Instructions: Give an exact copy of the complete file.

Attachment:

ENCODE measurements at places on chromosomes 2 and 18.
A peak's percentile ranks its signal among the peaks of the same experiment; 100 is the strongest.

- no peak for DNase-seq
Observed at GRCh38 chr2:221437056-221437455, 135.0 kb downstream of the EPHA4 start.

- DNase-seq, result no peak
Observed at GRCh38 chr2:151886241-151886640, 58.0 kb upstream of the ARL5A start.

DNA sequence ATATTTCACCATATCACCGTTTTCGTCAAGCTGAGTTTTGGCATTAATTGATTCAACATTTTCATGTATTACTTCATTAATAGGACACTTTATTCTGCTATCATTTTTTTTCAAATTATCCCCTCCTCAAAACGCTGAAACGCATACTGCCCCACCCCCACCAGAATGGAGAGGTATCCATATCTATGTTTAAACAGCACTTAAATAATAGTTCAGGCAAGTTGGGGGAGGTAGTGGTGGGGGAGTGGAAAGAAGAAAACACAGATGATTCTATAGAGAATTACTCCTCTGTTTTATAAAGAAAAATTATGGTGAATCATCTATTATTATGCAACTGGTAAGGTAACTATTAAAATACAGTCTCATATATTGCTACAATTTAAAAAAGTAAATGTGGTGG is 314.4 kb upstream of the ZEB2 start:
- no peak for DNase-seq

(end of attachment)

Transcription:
ENCODE measurements at places on chromosomes 2 and 18.
A peak's percentile ranks its signal among the peaks of the same experiment; 100 is the strongest.

- no peak for DNase-seq
Observed at GRCh38 chr2:221437056-221437455, 135.0 kb downstream of the EPHA4 start.

- DNase-seq, result no peak
Observed at GRCh38 chr2:151886241-151886640, 58.0 kb upstream of the ARL5A start.

DNA sequence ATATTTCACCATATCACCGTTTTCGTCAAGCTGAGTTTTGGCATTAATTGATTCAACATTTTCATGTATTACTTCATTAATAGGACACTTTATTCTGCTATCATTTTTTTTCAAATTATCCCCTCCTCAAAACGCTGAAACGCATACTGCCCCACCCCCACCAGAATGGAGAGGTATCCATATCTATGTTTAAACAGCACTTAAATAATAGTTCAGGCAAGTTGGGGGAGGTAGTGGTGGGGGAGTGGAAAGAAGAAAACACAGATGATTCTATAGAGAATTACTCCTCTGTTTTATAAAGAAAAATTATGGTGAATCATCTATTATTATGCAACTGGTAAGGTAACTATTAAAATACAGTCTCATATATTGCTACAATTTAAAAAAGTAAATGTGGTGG is 314.4 kb upstream of the ZEB2 start:
- no peak for DNase-seq